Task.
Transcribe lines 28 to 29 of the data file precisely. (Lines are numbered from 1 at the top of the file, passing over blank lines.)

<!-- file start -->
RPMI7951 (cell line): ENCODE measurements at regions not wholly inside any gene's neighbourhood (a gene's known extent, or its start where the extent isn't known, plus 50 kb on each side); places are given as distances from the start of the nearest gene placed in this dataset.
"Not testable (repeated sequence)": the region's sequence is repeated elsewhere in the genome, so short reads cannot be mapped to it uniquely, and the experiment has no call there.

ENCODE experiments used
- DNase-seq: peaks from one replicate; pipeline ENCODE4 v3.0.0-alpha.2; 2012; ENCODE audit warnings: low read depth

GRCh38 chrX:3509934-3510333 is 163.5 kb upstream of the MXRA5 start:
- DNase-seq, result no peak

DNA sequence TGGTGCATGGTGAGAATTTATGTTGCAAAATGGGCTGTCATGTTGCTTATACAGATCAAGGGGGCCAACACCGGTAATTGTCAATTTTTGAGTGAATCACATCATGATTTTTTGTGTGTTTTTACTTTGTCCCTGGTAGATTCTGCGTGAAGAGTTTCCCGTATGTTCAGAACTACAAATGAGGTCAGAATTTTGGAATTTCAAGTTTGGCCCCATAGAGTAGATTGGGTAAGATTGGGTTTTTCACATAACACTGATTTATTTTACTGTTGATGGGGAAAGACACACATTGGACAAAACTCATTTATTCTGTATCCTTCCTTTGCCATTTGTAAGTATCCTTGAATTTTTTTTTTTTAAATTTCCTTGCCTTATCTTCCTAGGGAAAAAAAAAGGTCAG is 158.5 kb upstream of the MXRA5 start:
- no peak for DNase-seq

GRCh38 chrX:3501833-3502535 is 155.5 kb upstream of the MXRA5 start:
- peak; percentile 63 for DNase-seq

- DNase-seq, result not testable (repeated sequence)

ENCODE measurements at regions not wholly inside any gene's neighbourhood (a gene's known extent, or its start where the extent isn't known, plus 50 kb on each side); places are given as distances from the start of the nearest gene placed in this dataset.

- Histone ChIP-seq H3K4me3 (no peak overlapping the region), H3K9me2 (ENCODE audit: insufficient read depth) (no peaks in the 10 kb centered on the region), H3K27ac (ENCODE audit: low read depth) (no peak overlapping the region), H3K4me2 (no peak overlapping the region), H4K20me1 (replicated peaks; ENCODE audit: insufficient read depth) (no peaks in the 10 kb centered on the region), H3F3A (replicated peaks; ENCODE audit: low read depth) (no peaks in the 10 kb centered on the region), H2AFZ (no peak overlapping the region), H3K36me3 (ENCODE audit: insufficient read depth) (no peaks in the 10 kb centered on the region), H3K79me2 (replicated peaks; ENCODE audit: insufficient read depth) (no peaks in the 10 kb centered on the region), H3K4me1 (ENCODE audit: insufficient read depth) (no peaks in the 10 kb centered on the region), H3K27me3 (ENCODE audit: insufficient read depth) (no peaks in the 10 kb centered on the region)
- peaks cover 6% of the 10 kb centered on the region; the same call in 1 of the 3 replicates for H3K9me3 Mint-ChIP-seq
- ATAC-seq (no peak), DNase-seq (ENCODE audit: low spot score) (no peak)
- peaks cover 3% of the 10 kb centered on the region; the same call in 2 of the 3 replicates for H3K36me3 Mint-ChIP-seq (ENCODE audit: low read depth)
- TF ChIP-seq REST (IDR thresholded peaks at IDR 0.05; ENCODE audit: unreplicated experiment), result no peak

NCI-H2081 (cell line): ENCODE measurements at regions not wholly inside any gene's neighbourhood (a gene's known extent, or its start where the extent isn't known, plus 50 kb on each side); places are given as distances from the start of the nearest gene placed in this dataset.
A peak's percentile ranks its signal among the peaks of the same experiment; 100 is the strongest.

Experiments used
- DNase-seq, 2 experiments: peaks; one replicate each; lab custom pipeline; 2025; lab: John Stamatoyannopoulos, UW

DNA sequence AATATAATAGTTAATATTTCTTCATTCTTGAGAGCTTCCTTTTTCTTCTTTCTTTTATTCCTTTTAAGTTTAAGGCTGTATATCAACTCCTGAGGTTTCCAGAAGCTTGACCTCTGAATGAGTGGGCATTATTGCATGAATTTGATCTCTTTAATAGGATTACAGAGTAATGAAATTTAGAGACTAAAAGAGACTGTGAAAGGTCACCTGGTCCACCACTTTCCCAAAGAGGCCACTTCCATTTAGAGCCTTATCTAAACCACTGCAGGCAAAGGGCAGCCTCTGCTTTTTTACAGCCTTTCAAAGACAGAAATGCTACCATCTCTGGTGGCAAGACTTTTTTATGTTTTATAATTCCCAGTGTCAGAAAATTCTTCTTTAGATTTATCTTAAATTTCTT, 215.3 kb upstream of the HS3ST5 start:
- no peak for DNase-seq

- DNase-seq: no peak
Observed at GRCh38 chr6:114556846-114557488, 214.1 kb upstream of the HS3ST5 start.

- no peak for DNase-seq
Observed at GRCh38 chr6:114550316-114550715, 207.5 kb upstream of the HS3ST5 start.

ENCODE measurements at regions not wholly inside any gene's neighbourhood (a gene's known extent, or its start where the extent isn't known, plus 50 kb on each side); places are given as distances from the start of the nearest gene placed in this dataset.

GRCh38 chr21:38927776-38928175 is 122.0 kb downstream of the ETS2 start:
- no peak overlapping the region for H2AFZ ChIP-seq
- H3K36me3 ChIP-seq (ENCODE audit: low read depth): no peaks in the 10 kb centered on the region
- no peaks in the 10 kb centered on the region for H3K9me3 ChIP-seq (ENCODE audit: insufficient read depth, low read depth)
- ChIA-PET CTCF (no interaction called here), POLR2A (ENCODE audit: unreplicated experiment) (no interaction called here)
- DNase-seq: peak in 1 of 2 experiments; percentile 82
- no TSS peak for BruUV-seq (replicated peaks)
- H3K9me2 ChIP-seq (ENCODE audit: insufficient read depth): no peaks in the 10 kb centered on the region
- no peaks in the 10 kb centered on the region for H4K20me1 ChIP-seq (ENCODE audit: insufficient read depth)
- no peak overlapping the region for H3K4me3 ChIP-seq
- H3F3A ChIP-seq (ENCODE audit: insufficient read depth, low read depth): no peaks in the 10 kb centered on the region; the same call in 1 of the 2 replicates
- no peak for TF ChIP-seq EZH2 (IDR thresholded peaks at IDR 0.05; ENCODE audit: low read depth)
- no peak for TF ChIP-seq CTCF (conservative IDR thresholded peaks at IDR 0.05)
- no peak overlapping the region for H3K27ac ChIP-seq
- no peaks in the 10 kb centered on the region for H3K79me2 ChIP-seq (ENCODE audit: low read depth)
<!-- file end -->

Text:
ENCODE measurements at regions not wholly inside any gene's neighbourhood (a gene's known extent, or its start where the extent isn't known, plus 50 kb on each side); places are given as distances from the start of the nearest gene placed in this dataset.

GRCh38 chr21:38927776-38928175 is 122.0 kb downstream of the ETS2 start: